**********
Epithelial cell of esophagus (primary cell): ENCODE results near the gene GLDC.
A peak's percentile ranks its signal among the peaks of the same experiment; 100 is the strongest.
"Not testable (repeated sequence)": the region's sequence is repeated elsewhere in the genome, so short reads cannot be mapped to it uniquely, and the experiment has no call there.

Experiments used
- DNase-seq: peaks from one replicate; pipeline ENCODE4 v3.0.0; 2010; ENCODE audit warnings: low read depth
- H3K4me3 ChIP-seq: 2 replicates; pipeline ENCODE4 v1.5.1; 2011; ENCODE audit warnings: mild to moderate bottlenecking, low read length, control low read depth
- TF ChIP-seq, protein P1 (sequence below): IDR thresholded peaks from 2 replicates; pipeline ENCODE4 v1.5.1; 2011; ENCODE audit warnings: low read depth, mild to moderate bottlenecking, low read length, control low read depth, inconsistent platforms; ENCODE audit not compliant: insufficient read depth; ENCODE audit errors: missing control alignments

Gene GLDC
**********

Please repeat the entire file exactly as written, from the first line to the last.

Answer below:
Epithelial cell of esophagus (primary cell): ENCODE results near the gene GLDC.
A peak's percentile ranks its signal among the peaks of the same experiment; 100 is the strongest.
"Not testable (repeated sequence)": the region's sequence is repeated elsewhere in the genome, so short reads cannot be mapped to it uniquely, and the experiment has no call there.

Experiments used
- DNase-seq: peaks from one replicate; pipeline ENCODE4 v3.0.0; 2010; ENCODE audit warnings: low read depth
- H3K4me3 ChIP-seq: 2 replicates; pipeline ENCODE4 v1.5.1; 2011; ENCODE audit warnings: mild to moderate bottlenecking, low read length, control low read depth
- TF ChIP-seq, protein P1 (sequence below): IDR thresholded peaks from 2 replicates; pipeline ENCODE4 v1.5.1; 2011; ENCODE audit warnings: low read depth, mild to moderate bottlenecking, low read length, control low read depth, inconsistent platforms; ENCODE audit not compliant: insufficient read depth; ENCODE audit errors: missing control alignments

Gene GLDC